The Related Posts feature scans all of your posts, analyzes them, and lets you show contextual posts your visitors might be interested in reading after they’re done with whatever post they’re on. Most sites who activate this see an increase in traffic. Unlike many other related post plugins, we do all the analysis, processing, and serving from our cloud, so there is no additional load on your server. (That’s why many plugins like YARPP or Similar Posts are often banned by web hosts, but Jetpack Related Posts are allowed.)
To start using Related Posts, head to the Jetpack page in your blog’s dashboard and click the Activate button for Related Posts. You can also customize how the related posts section looks by going to your Settings → Reading page and scrolling down to the options next to “Related posts.”
You can opt to display a “Related” header to better separate the section from the end of your post — just check the box to show a “Related” header.
To make the section more visual, you can check the box next to “Use a large and visually striking layout” to display accompanying images next to the post titles.
Don’t forget to scroll to the bottom of the page and click “Save Changes” after you’re done.
For further customization options, please read the Customize Related Posts page.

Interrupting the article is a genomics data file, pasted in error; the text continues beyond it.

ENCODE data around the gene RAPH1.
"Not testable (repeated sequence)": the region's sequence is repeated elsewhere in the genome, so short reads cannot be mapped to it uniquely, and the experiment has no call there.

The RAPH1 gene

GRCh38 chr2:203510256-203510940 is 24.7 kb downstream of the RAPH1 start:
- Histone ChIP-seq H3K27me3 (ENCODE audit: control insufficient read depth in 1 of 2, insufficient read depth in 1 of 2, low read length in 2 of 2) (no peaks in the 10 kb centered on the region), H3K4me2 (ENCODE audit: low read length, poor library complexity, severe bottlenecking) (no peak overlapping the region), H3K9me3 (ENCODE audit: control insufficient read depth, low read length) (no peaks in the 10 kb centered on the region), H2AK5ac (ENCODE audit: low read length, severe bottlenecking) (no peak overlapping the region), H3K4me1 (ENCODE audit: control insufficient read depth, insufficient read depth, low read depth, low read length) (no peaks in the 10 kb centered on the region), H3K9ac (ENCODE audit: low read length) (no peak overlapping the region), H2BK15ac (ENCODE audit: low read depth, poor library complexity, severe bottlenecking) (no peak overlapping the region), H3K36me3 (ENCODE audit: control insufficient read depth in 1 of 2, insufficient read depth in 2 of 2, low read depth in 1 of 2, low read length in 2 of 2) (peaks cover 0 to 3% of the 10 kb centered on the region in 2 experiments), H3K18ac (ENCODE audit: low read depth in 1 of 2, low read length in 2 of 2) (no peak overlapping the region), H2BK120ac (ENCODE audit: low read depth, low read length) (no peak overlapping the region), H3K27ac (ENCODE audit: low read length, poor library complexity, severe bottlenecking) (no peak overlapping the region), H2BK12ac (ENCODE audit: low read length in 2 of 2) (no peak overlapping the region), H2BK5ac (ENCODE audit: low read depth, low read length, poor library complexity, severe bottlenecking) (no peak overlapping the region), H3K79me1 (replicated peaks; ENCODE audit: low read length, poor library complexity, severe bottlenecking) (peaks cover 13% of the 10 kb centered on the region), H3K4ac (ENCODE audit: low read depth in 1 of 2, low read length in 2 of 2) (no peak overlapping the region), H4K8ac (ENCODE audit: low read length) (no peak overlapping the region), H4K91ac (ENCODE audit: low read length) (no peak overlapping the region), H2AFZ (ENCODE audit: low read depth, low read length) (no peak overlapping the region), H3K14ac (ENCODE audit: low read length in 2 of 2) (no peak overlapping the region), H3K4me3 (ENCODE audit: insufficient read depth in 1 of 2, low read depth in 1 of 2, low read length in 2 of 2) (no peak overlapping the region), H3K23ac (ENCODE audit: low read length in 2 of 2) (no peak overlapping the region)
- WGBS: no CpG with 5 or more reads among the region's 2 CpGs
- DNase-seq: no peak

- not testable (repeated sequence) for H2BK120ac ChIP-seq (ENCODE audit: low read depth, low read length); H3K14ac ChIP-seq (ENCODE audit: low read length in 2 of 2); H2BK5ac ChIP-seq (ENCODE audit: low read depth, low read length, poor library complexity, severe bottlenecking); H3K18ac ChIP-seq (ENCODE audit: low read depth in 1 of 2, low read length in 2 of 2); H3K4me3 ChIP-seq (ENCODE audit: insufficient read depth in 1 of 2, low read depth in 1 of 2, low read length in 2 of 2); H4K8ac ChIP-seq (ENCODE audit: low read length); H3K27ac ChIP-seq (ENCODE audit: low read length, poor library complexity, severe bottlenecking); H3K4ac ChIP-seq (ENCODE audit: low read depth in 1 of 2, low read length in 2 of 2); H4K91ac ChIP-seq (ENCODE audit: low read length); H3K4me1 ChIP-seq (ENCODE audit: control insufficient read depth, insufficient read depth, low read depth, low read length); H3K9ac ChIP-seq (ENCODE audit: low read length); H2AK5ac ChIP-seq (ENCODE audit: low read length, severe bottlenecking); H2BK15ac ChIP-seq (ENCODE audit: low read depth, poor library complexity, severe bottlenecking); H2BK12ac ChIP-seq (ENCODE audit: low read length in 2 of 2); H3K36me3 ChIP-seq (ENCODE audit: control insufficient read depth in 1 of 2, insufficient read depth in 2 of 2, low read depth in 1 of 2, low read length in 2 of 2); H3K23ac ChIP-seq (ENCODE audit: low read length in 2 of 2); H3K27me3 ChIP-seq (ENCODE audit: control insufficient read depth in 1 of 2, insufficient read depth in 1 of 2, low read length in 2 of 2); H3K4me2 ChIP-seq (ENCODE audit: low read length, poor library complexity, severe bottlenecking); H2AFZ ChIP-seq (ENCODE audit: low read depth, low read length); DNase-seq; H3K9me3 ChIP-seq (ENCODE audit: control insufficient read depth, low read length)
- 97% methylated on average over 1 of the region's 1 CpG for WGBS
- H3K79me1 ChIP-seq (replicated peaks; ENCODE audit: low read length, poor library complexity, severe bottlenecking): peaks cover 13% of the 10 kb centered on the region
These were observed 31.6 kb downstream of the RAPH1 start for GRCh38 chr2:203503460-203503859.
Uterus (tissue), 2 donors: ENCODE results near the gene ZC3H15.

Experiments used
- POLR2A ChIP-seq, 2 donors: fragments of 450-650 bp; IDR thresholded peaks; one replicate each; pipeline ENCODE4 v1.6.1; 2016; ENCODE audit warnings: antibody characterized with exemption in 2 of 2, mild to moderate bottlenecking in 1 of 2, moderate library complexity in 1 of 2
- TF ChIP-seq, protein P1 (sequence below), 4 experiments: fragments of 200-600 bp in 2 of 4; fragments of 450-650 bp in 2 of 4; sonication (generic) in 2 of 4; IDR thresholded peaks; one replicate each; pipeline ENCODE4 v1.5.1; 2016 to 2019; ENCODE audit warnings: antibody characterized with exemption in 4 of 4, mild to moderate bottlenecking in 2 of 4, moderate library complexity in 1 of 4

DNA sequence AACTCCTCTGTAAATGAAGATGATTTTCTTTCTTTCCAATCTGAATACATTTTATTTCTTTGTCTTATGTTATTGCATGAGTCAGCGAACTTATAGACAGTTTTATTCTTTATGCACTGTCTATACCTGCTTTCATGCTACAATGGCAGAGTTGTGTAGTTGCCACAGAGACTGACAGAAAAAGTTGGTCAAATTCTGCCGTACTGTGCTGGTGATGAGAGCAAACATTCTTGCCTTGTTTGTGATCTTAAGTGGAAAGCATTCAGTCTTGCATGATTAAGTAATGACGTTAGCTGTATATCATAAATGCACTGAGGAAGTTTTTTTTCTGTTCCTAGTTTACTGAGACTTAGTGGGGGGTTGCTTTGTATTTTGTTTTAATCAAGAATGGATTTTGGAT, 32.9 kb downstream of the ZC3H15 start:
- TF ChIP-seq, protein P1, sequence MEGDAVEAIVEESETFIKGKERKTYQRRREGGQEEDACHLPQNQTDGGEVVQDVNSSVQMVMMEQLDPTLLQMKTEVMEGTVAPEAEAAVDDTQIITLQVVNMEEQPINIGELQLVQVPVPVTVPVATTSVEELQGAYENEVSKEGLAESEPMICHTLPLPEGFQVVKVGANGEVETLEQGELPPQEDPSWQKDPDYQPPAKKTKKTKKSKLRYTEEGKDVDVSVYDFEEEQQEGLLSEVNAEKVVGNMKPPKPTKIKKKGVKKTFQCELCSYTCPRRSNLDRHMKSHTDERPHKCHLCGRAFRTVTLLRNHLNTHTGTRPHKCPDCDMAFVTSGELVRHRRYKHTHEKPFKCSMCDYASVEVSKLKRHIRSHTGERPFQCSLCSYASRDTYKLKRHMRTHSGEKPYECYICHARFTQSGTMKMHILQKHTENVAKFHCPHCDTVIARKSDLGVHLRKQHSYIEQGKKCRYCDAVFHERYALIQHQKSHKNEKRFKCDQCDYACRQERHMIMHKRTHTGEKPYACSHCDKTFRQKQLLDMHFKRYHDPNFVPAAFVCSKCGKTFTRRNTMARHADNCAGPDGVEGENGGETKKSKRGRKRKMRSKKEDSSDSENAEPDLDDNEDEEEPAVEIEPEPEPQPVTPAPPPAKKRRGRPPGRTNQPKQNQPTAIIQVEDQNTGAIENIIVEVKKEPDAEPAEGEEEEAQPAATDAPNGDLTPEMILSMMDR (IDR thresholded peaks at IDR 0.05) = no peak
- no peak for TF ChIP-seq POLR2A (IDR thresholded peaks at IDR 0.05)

- Related content will not appear unless we think we can show at least 3 good results (to avoid simply cross-linking posts with one another).
- Related content is automatically generated based on the content of the post and any tags or categories if they exist.
- This feature uses the WordPress.com infrastructure and mirrors your content there for indexing. If you see intermittent issues only affecting certain posts, you can request a reindex of your site under Jetpack → Debug (link in the footer) → Reindex.
Details on Related Post Thumbnails
- A post’s featured image will appear as the thumbnail. If you haven’t set a featured image for the post, the feature will pull the first image in the body of the post.
- Thumbnails are resized and cropped automatically using Photon to be 350px wide by 200px tall (1.75:1 ratio) to allow for a consistent visual display. Since this is done automatically, there’s no way to fine-tune where the image is cropped.
- If you’ve used a 3rd-party service image (for example, Flickr) in a post, as long as it’s publicly accessible, WordPress.com servers will pull the image, scale it to the appropriate size, and then set it as the post’s thumbnail.